A handbook for swamp-draining
There’s been a lot of discussion recently about draining the swamp in Washington, and I’d like to provide some insight into this very important and relevant topic.
It’s very difficult to literally drain a swamp and nearly impossible to drain a figurative one. I should know. If there were such a thing, I could be in charge of coordinating swamp-draining activities for literal swamps and figurative swamps.
I’d be remiss if I didn’t unequivocally state upfront that the District was never built on a literal swamp. It wasn’t built on a figurative swamp, either. This is a myth that has been passed down from generation to generation and deserves clarification. Also, the draining of literal and figurative swamps is an outdated activity.
That said, here are factors to consider when undertaking swamp-draining activities.
Factor No. 1 — Infectious Diseases
Literal Considerations: Literal swamps must not be drained during the rainy and/or warm seasons. Acquiring infectious diseases from mosquitoes and getting a tick-borne illness are real concerns. Stagnant water and humidity in a literal swamp can lead to a host of health issues. No one really wants to get malaria, yellow fever or cryptosporidium. If you have to drain a swamp, it’s best to wait until winter.
Figurative Considerations: Not applicable. Infectious diseases are not present in imaginary swamps.
Factor No. 2 — Displacement of Residents
Literal Considerations: Displacement of individuals residing in or near literal swamps must be considered. I would personally never choose to live in a swamp, but there are those who do. Swamp people don’t like having their land taken. My advice is to find them a new swamp that doesn’t need to be drained and ask them to move there.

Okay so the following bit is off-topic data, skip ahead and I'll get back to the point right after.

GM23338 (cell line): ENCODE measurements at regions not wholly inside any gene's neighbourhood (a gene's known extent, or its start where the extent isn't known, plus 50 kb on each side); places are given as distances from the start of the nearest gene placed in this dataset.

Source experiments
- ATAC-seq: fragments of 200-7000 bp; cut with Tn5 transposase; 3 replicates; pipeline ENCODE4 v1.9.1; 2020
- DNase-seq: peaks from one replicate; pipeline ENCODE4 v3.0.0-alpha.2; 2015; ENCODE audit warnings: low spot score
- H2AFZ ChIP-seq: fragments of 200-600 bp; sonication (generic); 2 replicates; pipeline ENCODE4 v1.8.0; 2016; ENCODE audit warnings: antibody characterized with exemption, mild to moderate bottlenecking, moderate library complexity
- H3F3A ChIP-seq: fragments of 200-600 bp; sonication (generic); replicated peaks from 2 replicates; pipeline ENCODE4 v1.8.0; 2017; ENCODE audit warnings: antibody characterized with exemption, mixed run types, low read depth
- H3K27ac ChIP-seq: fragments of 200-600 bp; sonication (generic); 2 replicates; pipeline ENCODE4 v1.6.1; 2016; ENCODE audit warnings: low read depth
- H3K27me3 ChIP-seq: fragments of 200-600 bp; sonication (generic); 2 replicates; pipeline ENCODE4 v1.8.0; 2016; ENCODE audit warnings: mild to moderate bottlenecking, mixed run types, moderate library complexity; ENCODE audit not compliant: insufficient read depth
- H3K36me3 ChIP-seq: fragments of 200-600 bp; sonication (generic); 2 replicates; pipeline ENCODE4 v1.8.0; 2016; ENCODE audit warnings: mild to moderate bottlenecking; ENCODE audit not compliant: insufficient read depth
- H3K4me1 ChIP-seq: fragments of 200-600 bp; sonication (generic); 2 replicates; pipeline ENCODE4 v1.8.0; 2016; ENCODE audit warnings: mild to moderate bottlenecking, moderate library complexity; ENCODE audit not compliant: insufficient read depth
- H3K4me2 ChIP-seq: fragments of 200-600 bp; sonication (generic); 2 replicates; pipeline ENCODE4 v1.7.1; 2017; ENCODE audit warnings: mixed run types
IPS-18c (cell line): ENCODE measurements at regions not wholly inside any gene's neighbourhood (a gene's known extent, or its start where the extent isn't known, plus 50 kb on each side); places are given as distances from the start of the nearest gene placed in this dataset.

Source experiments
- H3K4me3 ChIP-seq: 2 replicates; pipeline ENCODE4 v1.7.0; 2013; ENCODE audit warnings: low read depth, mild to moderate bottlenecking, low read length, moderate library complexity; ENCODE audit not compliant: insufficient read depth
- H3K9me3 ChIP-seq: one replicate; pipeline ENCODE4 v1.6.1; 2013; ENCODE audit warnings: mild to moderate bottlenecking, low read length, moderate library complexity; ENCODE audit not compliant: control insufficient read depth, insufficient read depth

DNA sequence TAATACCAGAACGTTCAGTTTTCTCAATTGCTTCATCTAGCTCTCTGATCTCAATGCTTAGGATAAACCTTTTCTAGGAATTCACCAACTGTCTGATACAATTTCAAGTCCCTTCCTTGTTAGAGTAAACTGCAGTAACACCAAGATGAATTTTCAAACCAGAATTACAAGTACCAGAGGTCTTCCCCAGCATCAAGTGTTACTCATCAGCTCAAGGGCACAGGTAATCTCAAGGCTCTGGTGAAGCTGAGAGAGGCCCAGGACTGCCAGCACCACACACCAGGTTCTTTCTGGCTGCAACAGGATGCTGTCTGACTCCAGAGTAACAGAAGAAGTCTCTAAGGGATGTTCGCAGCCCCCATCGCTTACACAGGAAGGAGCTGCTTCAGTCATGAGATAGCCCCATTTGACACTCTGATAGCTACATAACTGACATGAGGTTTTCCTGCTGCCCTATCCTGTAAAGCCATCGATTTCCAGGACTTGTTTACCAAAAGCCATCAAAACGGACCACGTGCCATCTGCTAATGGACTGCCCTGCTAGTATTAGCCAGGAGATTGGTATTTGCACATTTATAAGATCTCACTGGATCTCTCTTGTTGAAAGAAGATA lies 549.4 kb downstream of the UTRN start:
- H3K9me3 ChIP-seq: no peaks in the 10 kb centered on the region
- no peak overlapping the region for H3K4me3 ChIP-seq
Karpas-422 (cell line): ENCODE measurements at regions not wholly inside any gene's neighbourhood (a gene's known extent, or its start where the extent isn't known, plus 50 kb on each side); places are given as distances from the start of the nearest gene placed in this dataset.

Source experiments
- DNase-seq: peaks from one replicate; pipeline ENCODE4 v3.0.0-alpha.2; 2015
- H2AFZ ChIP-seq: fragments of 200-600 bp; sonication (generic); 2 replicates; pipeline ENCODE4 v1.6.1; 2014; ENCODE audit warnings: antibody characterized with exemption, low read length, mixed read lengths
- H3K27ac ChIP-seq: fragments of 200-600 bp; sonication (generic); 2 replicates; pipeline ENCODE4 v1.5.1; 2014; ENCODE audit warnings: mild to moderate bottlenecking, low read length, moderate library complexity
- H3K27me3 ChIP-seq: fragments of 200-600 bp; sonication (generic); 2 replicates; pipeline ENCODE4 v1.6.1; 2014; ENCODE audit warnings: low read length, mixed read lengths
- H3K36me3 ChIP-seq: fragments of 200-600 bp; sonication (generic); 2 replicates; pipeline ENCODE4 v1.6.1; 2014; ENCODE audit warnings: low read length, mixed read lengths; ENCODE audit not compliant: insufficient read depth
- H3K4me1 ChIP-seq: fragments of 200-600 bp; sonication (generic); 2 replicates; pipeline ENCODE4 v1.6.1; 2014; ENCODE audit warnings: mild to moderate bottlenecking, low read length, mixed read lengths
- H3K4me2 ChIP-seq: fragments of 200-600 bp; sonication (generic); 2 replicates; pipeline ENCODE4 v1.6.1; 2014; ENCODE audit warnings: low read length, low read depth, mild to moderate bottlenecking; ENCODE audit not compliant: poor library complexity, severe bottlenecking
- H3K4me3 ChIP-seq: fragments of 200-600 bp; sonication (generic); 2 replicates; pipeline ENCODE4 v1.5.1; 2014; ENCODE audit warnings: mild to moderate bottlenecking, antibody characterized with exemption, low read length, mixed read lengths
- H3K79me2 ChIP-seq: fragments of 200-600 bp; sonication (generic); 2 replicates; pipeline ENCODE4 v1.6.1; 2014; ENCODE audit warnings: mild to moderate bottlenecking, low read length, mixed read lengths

Figurative Considerations: Not applicable. No one lives in imaginary swamps. Factor No. 3 — Swamp Goo Literal Considerations: A practical matter to consider when attempting to drain a literal swamp is where to put the gooey stuff. Non-swamp towns don’t like taking in swamp-related goo. The best suggestion is to see if Canada is willing to trade something for our goo. Maybe we could offer to take Drake off of their hands in return for swamp materials. It would be an even trade.
Figurative Considerations: Not applicable. There’s no goo in imaginary swamps. Factor No. 4 — Swamp Thing Literal Considerations: Not applicable. Swamp Thing is makebelieve.
Figurative Considerations: Totally Applicable. Caution must be maintained always if evidence of the creature’s existence is recognized in said swamp to be drained. Evidence includes horror-movie music, monster dung and weird bubbles emanating from the middle of the swamp.
This is not a comprehensive guide, but it’s a good starting point when endeavoring to drain swamps.
As stated above, literal swamp-draining, while challenging, is a completely doable activity.
Figurative swamp-draining, on the other hand, is a very arduous task. It’s hard enough to even locate the figurative swamp to be drained. In my years of experience on the job, most figurative swamps aren’t figurative swamps at all. In many cases, they are just a silly slogan.